Frequently Asked Questions

General Questions

StereoMonoizer is essentially a time saving tool. Sure you could do all of this manually, but in order to do everything StereoMonoizer does in 1 minute would take close to an hour for most moderate to large sessions. StereoMonoizer does several things automatically, that would require time and guesswork if you did it yourself.

First, it analyzes the entire audio file for stereo content. If you manually checked your files, you would probably spot check them, listening to short segments. But what if an audio file is mono at the point you listened to it, but switches to stereo in a different part of the file? In this case you would miss the stereo content.

Next, StereoMonoizer automatically converts the files for you, in a fraction of the time it would take if you were splitting them manually in your DAW or another application.

Finally, StereoMonoizer renames the converted files, removing the .L or .R extension that is typically added by file conversion utilities. This keeps the track naming in your session cleaner and easier to read.

Definitely not. StereoMonoizer is so much more than a batch processor. It does include a batch processor as part of its operation, but there is a whole lot more involved before it gets to that point.

At the heart of StereoMonoizer is its detection algorithm, which analyzes your audio files to determine their stereo content. A simple batch processor would require you to actually tell it what files to convert, but StereoMonoizer does all this for you. It will show you a list of your files along with the stereo content of each, and will let you know which files need to be converted to mono.

The demo is a fully functional version of the software, with no restrictions. You can analyze and process any number of files, just like the full version. There is a 14 day demo period, after which time the software will not import or process any files. At any time during the demo period, you can purchase the software by clicking the link at the bottom of the window.
We offer a 14-day fully functioning demo period to try out the software. We suggest you try it before you buy, therefore we cannot offer any refunds once the product has been purchased.
When you purchase the software, you will receive an email including a License Key. Go to the StereoMonoizer menu in the software and click on Product Registration. Enter your email address and license key, and click Activate License. You can also use the same procedure to deactivate a license. Depending on the version you purchase, you can have either one or two active licenses running at a time. If you purchase the dual license version, you would have an activation for an engineer and assistant to both use the software, for example.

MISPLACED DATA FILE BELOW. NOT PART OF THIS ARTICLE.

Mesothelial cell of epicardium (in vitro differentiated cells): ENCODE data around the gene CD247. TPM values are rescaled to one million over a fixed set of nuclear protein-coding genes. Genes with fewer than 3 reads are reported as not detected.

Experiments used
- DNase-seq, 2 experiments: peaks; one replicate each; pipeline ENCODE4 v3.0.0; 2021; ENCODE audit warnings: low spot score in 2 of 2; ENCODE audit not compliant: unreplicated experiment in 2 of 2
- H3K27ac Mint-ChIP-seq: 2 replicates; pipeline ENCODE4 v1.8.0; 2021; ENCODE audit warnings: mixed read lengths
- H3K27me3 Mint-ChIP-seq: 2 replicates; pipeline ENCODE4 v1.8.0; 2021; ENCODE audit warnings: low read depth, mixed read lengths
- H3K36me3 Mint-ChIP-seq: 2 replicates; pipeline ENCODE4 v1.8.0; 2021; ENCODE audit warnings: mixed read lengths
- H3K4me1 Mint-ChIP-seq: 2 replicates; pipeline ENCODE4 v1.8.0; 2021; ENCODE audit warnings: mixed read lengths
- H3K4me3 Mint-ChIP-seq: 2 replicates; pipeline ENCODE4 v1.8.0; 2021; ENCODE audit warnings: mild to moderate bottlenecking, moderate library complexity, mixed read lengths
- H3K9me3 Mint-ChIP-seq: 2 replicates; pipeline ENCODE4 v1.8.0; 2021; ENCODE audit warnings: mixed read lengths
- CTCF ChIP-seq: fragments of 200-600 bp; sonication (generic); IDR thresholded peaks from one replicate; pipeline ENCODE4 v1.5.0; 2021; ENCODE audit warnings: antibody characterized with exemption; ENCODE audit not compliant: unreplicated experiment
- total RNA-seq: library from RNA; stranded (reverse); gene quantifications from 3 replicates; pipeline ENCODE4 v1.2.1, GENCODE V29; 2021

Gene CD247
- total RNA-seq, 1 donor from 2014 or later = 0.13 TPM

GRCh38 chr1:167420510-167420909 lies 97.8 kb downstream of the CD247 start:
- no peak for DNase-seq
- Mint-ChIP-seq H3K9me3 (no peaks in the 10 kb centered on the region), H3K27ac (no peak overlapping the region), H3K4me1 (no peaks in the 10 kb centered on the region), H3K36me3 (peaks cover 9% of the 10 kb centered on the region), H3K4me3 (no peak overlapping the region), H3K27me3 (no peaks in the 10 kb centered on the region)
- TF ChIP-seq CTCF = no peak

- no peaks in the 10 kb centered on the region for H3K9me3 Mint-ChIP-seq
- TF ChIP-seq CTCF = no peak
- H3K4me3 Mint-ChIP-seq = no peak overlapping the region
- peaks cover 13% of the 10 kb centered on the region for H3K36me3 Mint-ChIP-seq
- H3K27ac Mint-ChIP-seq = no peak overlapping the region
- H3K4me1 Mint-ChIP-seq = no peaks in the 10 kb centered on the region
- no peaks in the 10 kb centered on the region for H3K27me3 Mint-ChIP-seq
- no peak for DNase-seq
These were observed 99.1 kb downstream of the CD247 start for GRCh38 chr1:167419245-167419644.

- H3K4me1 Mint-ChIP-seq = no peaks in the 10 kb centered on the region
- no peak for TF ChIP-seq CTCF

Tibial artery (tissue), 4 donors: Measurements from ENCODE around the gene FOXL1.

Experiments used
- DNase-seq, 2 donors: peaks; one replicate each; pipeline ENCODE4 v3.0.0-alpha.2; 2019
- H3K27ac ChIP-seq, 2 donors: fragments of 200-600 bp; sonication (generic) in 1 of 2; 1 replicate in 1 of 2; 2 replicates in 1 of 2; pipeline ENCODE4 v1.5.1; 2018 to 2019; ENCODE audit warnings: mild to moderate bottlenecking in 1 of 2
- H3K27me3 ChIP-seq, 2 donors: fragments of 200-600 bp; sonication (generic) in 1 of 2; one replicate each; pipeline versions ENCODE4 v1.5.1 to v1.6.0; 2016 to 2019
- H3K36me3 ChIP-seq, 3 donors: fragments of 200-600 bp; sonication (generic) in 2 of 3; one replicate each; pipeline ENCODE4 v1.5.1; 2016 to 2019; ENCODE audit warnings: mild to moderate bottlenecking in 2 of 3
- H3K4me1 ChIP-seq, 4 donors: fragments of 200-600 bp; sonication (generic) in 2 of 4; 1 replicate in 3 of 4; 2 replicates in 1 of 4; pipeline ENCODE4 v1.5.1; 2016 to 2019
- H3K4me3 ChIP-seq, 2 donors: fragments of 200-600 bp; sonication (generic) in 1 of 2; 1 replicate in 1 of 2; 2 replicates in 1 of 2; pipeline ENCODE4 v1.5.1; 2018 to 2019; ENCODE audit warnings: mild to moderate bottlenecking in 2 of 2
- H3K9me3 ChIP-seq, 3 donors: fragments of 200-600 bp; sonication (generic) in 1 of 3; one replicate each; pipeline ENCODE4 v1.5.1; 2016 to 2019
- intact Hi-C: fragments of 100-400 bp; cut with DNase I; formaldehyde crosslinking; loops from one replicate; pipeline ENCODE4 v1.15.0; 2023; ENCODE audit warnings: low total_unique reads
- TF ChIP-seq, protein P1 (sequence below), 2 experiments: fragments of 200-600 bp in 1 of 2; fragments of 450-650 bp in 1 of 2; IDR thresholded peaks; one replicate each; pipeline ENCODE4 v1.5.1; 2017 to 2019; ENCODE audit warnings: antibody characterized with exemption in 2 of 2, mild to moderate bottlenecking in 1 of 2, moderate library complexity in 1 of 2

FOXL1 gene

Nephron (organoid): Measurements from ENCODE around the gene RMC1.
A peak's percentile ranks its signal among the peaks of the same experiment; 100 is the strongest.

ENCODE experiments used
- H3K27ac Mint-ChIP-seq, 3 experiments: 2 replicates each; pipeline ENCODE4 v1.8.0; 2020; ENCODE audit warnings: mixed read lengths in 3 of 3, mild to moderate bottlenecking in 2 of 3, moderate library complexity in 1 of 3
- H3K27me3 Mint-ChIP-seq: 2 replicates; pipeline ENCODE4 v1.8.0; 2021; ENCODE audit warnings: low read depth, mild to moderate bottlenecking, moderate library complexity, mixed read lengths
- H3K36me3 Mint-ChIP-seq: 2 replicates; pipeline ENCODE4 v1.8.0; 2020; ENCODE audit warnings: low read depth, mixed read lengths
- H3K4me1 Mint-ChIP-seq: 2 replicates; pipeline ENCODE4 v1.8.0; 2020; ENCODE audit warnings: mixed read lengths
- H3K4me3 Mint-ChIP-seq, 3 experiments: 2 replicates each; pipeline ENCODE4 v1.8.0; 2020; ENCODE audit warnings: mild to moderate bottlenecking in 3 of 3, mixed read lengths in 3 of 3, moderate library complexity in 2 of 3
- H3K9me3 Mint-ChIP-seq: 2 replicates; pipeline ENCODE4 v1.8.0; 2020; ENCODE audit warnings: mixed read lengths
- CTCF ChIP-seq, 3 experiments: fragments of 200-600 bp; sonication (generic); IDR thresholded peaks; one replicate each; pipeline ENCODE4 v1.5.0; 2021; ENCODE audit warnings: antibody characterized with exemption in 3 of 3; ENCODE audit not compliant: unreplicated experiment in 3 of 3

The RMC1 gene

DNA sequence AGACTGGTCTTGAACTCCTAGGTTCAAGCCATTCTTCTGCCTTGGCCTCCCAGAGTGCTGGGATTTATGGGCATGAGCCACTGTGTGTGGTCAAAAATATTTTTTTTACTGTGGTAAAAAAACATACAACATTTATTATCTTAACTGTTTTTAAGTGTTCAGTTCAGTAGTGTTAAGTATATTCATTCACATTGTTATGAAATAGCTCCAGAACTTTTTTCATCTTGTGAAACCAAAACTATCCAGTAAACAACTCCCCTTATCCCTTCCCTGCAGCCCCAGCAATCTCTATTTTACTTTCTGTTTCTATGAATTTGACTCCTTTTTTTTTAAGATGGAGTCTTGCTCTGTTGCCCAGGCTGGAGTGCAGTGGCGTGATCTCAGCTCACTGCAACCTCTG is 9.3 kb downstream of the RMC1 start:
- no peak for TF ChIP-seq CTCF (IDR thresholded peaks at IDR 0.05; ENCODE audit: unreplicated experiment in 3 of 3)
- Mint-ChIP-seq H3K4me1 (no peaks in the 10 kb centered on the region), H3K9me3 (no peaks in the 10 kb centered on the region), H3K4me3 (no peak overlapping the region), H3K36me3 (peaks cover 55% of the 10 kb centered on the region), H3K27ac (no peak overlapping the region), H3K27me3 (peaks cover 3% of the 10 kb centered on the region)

Technical Questions

StereoMonoizer works with WAV and AIFF files, not with session files. As a result, it will work with any DAW that supports WAV and AIFF audio files (in other words, all of them).
StereoMonoizer supports mono and stereo WAV and AIFF files, in all sample rates and bit depths.
There are three basic ways to import audio files into StereoMonoizer. The simplest way is to drag audio files directly into the user interface. Next, you can use the + button to add files or folders. Finally, you can also drag audio files onto the icon in the dock.
First, import some files into StereoMonoizer. Make sure the “Stereo/Mono Conversion” processing mode is selected, and click the “Analyze” button to begin the analysis. The results will populate in the file list, indicating the source file format (in the Source File Info column) as well as the suggested output format (in the Stereo/Mono Conversion column).
Yes. After you run an analysis, you will see the results in the “Stereo/Mono Conversion” column. This is the format that will be output if you click Process. If you would like to change these results manually, click the arrows next to the conversion you would like to change. You will see a list of available options.
Once the analysis has been completed and you are happy with the results in the Stereo/Mono Conversion column, simply click the Process button to begin the conversion process.
Pan Depth Compensation is a specific case, for when you receive files that have been premixed and it is necessary to retain the relative levels of the files.

Depending on your DAW, there are different pan depths available. For example in Pro Tools, your session can be at any of 4 pan depths: -2.5db, -3db, -4.5db or -6db. When you convert a stereo track to a mono track, if you don’t compensate for this pan depth, the resulting mono sound would be lower in volume by the amount that your pan depth is set.

So for example if your session uses a -3db pan depth, a mono sound would be 3db lower than the same sound, if it was played back on a stereo track. In order to compensate for this, you can use Pan Depth Compensation in StereoMonoizer to raise the converted mono tracks, compensating for the pan depth setting.

There are two different output modes. Overwrite Files will replace the stereo files that contain mono audio with true mono files. If you are using this mode and would like to keep your original files, you can also select Create Backup. This will create a new folder called StereoMonoizer Source Files within the source folder, and copy the original files.

The other mode is Choose Output Folder. This mode will leave your original files completely untouched, and will place the new mono files in a folder of your choosing.

OS X 10.7 or above is required for the Mac version.

Windows 7 or 8 is required for the PC version.

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